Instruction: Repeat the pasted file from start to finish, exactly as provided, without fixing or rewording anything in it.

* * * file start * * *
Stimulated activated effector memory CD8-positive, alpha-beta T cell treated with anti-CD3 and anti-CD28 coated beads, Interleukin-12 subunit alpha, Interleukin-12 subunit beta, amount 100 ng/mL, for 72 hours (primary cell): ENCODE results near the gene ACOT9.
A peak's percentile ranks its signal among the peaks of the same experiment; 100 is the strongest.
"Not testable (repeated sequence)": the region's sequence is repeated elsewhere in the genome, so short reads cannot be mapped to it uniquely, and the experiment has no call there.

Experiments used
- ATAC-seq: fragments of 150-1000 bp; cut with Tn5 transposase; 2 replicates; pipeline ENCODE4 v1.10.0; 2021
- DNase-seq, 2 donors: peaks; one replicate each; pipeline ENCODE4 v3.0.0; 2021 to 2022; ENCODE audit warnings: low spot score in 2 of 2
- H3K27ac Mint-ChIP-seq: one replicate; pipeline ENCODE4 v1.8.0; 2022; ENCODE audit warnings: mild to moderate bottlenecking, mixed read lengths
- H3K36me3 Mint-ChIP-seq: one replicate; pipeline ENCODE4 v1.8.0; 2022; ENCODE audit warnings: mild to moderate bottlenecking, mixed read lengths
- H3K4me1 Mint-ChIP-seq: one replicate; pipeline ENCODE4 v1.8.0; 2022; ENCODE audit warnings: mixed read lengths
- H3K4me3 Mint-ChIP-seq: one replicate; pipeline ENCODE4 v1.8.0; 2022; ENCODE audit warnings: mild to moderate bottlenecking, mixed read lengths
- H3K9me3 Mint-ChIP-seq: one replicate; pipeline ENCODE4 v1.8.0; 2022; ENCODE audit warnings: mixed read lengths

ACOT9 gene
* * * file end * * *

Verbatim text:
Stimulated activated effector memory CD8-positive, alpha-beta T cell treated with anti-CD3 and anti-CD28 coated beads, Interleukin-12 subunit alpha, Interleukin-12 subunit beta, amount 100 ng/mL, for 72 hours (primary cell): ENCODE results near the gene ACOT9.
A peak's percentile ranks its signal among the peaks of the same experiment; 100 is the strongest.
"Not testable (repeated sequence)": the region's sequence is repeated elsewhere in the genome, so short reads cannot be mapped to it uniquely, and the experiment has no call there.

Experiments used
- ATAC-seq: fragments of 150-1000 bp; cut with Tn5 transposase; 2 replicates; pipeline ENCODE4 v1.10.0; 2021
- DNase-seq, 2 donors: peaks; one replicate each; pipeline ENCODE4 v3.0.0; 2021 to 2022; ENCODE audit warnings: low spot score in 2 of 2
- H3K27ac Mint-ChIP-seq: one replicate; pipeline ENCODE4 v1.8.0; 2022; ENCODE audit warnings: mild to moderate bottlenecking, mixed read lengths
- H3K36me3 Mint-ChIP-seq: one replicate; pipeline ENCODE4 v1.8.0; 2022; ENCODE audit warnings: mild to moderate bottlenecking, mixed read lengths
- H3K4me1 Mint-ChIP-seq: one replicate; pipeline ENCODE4 v1.8.0; 2022; ENCODE audit warnings: mixed read lengths
- H3K4me3 Mint-ChIP-seq: one replicate; pipeline ENCODE4 v1.8.0; 2022; ENCODE audit warnings: mild to moderate bottlenecking, mixed read lengths
- H3K9me3 Mint-ChIP-seq: one replicate; pipeline ENCODE4 v1.8.0; 2022; ENCODE audit warnings: mixed read lengths

ACOT9 gene